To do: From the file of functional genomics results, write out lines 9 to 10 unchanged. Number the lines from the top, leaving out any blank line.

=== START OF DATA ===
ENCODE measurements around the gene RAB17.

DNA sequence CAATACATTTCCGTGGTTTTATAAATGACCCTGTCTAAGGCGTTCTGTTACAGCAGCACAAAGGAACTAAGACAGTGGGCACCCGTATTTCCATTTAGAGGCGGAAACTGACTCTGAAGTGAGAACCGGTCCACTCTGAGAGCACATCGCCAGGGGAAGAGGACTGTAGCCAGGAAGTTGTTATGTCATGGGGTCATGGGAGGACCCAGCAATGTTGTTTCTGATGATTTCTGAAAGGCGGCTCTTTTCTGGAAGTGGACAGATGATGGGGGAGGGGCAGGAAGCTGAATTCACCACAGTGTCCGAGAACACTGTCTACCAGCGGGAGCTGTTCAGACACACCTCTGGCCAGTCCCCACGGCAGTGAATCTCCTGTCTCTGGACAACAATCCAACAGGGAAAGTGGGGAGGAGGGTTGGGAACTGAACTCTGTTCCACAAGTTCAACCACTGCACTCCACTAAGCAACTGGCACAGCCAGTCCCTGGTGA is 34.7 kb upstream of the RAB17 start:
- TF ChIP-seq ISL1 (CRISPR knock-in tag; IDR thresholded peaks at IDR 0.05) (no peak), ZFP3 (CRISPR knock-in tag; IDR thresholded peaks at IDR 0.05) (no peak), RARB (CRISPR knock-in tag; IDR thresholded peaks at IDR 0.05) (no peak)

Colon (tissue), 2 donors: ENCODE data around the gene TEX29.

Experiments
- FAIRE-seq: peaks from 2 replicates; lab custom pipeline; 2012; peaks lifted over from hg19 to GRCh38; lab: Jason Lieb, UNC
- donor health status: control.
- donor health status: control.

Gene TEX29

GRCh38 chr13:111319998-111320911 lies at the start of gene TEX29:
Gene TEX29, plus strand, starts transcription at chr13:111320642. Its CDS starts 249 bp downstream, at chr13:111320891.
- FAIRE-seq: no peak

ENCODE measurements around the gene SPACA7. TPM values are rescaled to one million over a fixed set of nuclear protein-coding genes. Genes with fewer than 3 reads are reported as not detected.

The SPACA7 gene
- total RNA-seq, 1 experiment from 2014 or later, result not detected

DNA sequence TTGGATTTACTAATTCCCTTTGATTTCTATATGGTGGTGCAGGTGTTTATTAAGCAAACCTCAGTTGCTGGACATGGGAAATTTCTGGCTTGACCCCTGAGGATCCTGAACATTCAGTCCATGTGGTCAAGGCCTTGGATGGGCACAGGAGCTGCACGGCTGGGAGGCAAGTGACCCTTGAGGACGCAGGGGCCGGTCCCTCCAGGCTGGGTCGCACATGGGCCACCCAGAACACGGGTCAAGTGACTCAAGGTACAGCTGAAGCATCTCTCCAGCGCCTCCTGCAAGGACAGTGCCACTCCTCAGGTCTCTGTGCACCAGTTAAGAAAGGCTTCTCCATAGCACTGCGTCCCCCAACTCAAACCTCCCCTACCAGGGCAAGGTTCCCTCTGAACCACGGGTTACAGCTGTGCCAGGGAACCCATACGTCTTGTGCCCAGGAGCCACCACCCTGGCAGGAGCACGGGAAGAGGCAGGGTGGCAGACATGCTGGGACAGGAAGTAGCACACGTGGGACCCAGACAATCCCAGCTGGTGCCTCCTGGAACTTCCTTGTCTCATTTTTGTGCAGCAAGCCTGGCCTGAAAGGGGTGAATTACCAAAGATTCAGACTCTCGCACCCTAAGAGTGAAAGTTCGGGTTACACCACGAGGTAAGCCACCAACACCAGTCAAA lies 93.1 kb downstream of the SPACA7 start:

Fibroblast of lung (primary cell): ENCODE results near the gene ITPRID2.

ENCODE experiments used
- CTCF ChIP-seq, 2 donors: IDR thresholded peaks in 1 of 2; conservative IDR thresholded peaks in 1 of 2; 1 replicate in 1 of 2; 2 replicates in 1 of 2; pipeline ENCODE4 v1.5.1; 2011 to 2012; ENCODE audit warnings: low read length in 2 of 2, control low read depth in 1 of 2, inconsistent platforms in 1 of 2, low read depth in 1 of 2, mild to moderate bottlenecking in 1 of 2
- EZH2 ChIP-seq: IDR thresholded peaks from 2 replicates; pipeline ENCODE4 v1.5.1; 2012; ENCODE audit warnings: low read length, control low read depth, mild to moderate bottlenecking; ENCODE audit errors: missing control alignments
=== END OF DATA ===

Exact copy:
Gene TEX29

GRCh38 chr13:111319998-111320911 lies at the start of gene TEX29: